Sitting in front of his wood shop in the outdoor mall of Grand Village, Pete Engler’s skillful hands turn a plain and unimpressive piece of wood into a striking Santa carving, all while regaling his listener with stories of his life and the people he has met while living in the Ozarks.

Engler has been carving most of his life, and his work has gained an international reputation. But most impressive is his dedication to preserving the charming past of Branson and fostering young artists in these rural art forms. These passions led to the founding of the Engler Block Artists, a collection of shops featuring local arts and crafts.

Near the front of the Engler Block an inviting window showcases the stained glass art of Kay O’Neil. You can watch her pencil sketches that become beautiful windows and hear about the various techniques used as she narrates her work for you.

Down the hall from the O’Neil studio, you hear the sound of a skillfully played hammer dulcimer as the artist puts the finishing touches on his latest creation. A crowd of people in front of a large glass window tells you that you have made it to one of the most popular artists in Branson.

Glowing hot glass emerges from a fire and is shaped into an assortment of mesmerizing pieces. Wren Helwig, another long-time area resident, is hard at work creating his pieces of art. He learned his glass blowing trade as an apprentice at Silver Dollar City.

Master glass blowers came to exhibit their goods in the stores at the park. And Helwig absorbed all of their various ideas and skills and added his own experimentation to grow a thriving art glass business. His gallery includes inexpensive pieces like ornaments and paperweights up to large ornate works of art.

Though musicians from all over the world perform in Branson, the local musicians are second to none. Sit down and listen to the Horsecreek Band at Silver Dollar City, a group that has been together for 30 years, and you will quickly learn why the heart of bluegrass beats in Branson. Complete with banjo, fiddle, guitars and bass, these musicians play the local folk music with astounding speed and agility.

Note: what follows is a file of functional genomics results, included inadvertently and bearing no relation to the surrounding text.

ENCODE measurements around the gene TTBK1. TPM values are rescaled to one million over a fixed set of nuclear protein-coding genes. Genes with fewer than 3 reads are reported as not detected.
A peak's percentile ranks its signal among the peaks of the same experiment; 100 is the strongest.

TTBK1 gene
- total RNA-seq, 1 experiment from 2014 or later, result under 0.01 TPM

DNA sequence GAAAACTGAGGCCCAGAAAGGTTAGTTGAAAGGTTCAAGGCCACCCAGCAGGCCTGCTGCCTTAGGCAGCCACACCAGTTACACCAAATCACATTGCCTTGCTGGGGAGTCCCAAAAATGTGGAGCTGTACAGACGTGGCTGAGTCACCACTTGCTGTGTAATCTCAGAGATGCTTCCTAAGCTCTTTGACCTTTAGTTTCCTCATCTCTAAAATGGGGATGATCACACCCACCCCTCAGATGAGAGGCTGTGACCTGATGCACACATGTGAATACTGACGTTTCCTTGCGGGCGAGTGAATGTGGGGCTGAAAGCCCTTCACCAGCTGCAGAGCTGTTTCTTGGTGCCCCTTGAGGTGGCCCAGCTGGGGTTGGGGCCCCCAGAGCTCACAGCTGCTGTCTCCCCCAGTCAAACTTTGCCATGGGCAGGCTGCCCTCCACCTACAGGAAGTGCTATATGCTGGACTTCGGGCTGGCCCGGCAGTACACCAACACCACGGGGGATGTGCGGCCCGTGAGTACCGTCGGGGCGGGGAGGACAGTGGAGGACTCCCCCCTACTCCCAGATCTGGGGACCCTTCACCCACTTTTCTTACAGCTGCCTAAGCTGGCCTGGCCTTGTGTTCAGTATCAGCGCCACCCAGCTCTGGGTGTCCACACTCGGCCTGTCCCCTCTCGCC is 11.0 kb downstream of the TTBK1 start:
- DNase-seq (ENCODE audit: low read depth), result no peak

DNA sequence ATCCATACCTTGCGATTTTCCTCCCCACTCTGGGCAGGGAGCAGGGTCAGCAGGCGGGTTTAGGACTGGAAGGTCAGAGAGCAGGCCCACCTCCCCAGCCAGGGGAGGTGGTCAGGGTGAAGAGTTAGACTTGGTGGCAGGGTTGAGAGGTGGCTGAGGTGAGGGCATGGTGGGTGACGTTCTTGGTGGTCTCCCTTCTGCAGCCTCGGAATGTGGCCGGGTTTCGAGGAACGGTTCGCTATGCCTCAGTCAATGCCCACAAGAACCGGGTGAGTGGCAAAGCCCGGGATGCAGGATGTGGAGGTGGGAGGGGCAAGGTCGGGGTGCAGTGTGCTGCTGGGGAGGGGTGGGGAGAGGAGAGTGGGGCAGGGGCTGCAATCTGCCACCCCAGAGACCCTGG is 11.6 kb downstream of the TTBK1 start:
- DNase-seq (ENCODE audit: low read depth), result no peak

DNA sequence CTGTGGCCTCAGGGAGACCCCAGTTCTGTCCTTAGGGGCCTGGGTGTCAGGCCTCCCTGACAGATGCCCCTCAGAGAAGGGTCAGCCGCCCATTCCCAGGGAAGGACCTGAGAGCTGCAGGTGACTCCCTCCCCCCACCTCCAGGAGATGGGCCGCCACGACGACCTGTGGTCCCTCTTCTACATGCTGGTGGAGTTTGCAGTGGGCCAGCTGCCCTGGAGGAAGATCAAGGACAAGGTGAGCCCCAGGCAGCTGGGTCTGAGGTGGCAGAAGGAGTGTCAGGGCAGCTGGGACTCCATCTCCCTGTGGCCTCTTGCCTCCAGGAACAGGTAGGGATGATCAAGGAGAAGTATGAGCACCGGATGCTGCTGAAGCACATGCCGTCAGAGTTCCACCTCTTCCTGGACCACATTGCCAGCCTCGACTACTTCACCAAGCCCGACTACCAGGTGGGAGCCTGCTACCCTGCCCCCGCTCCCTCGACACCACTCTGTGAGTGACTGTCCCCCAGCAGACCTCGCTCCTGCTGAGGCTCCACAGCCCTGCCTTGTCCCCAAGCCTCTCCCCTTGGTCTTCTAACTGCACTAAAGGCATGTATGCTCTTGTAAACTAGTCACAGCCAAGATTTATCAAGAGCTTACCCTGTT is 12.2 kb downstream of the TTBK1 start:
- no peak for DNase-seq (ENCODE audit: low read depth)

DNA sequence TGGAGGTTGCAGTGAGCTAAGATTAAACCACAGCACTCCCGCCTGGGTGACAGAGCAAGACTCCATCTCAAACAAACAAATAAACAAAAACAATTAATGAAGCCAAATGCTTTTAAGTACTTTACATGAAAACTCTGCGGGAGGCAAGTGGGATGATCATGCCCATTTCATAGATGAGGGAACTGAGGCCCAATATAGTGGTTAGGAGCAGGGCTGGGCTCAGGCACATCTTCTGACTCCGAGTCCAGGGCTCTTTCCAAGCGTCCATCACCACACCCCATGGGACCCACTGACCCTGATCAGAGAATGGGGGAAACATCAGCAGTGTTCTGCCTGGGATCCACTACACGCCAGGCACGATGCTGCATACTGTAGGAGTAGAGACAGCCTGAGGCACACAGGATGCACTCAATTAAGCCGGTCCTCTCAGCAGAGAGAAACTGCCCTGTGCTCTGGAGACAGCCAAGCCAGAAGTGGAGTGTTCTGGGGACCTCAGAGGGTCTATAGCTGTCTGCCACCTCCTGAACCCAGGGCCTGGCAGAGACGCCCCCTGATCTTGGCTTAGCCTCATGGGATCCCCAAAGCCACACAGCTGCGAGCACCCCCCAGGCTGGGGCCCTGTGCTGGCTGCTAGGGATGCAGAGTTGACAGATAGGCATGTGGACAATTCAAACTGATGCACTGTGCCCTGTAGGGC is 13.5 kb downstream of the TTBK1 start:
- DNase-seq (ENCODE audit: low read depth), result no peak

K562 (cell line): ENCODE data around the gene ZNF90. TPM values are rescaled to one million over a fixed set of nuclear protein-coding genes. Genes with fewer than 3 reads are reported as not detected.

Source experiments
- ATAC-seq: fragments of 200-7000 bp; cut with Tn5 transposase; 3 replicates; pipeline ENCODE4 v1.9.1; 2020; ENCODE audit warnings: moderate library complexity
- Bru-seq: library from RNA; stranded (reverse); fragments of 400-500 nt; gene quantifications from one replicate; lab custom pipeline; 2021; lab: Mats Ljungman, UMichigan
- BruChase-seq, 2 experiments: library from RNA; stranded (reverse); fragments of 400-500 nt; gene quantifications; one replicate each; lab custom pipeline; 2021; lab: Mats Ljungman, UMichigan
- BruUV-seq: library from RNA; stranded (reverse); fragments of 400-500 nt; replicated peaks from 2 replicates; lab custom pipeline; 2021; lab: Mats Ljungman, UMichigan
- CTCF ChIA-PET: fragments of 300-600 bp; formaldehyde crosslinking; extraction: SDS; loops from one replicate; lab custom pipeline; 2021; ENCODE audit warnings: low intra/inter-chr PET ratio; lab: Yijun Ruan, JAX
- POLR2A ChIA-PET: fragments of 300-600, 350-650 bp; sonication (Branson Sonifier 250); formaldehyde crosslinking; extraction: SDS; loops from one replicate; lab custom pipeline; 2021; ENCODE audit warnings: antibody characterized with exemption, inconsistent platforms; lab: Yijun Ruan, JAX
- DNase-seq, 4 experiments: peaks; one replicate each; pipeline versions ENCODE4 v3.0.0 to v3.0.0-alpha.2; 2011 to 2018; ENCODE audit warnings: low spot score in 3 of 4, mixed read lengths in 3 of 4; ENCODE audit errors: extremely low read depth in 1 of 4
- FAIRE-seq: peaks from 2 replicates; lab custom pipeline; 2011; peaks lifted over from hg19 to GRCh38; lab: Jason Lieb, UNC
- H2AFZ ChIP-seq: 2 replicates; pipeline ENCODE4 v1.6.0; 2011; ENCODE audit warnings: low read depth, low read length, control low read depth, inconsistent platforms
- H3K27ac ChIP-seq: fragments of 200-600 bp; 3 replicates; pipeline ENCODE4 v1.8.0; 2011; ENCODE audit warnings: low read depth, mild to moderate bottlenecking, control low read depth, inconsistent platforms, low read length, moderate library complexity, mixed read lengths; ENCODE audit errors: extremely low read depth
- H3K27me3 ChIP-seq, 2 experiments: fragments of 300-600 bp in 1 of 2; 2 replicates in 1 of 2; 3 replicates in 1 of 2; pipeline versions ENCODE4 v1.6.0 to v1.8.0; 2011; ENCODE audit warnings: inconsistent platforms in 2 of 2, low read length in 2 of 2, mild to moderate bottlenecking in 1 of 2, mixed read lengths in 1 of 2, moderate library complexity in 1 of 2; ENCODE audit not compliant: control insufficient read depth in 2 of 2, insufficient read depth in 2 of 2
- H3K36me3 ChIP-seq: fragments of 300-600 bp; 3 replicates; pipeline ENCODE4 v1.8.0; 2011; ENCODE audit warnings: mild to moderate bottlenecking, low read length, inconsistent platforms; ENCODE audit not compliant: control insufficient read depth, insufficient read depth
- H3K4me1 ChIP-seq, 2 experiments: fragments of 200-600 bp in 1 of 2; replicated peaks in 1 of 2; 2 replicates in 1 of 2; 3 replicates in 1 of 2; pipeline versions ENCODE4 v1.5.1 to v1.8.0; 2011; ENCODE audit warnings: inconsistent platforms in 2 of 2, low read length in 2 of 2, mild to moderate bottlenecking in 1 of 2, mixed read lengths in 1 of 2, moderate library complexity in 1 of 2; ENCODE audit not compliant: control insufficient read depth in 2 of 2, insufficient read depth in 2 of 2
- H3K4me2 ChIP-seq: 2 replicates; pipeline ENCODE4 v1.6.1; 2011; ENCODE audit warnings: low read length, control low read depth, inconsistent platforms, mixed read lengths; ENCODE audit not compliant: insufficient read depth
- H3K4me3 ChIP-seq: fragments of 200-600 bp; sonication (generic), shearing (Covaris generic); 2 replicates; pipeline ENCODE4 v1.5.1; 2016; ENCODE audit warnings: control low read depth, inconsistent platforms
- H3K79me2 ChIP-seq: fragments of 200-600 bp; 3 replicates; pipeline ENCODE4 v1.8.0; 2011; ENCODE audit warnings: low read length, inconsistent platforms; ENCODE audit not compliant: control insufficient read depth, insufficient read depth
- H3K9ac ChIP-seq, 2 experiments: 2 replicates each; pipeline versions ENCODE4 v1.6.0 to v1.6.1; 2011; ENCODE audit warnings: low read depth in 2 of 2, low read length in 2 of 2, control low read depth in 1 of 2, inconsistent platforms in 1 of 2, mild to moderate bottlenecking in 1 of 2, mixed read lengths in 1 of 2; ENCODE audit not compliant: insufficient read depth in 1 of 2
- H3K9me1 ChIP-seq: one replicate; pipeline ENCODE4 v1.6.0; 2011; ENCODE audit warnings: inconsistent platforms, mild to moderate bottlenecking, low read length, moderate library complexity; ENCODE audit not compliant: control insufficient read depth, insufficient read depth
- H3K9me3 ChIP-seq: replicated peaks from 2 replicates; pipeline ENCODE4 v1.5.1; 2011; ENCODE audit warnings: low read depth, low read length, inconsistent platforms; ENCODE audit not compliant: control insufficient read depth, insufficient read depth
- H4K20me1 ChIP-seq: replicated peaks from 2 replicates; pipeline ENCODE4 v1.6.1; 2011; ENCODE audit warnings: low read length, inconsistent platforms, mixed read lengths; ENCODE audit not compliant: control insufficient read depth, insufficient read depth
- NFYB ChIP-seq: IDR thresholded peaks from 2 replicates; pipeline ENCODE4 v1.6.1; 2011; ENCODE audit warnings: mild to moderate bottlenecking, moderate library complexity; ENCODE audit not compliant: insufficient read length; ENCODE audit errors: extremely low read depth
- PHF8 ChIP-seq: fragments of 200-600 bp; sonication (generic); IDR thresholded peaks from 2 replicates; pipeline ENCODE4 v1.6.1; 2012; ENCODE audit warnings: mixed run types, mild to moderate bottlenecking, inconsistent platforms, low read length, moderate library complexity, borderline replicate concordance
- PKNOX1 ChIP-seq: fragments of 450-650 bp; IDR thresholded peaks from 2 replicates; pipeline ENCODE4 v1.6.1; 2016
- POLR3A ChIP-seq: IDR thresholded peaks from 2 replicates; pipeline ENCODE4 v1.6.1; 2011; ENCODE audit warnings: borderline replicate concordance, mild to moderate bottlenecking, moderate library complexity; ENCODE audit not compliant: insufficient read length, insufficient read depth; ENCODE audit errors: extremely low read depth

Numerous music festivals are held in the area to bring the best of the world artists together with the locals. A visit to Branson just might have you mingling amongst some of the finest musicians America has to offer.

This town of 6,000 people capably hosts more than 7 million tourists each year. With such diverse and interesting offerings, you should be able to find things that interest you. Take the time to enjoy the things you love, as well as tasting something new. Talk to the local artists, and you will discover the love that keeps them living and working in this area. You might just fall in love with it, too.

Best Bets in Branson

There is so much to choose from in Branson that it can be overwhelming. While you should spend some time exploring your options, here are some of our tips:

Best Show

Andrew Lloyd Webber and Tim Rice’s Broadway hit, Joseph and the Amazing Technicolor Dreamcoat, performed at the Mansion America Theatre. This well-executed production offers all the talent and spectacle theatres on the Great White Way do, but is more accessible to many in the United States than New York City. The material is fun, and the producers have kept the show family-friendly.

Best Way to Spend a Day

Silver Dollar City. A visitor can mix thrilling rides with entertainment shows of high quality and relaxing strolls through the themed streets. Tours of Marvel Cave are included in the price of the ticket, offering an opportunity to explore this awe-inspiring creation of nature. Taking a few minutes at the beginning of the day to plan helped us have a full, enjoyable, stress-free day.

Best Educational Experience

Learning about Ozark culture. The Ozarks comprise a relatively small area of the United States, but their history is rich with character and a culture that is uniquely its own. This rural history is one that many who live outside the area know very little about, and yet it is fascinating and sparks the imagination. Branson offers the opportunity to mix big city entertainment with experiencing a new culture.

There are many venues in the area where one can learn about Ozark history; look for them, and include at least one on your itinerary. Several suggestions in this area are the Engler Block Artists, College of the Ozarks and the shops of the Grand Village.

Because Branson offers so much, some planning can be helpful. We recommend researching your options of the various activities available to you. There are no uniform curtain times or dark days for shows, so knowing the days and times can prevent you missing something you really want to see. Other entertainment options have different schedules, depending on the season.

Branson has year-round, season specific activities, so research for the time of year in which you are going to travel. The accommodations range from economic to luxurious; from hotels right on Highway 76 or The Strip, which allow easy access to many entertainment options, to country Bed & Breakfasts that allow you to feel miles away from civilization.

Branson/Lakes Area Chamber of Commerce & Convention & Visitors Bureau

www.explorebranson.com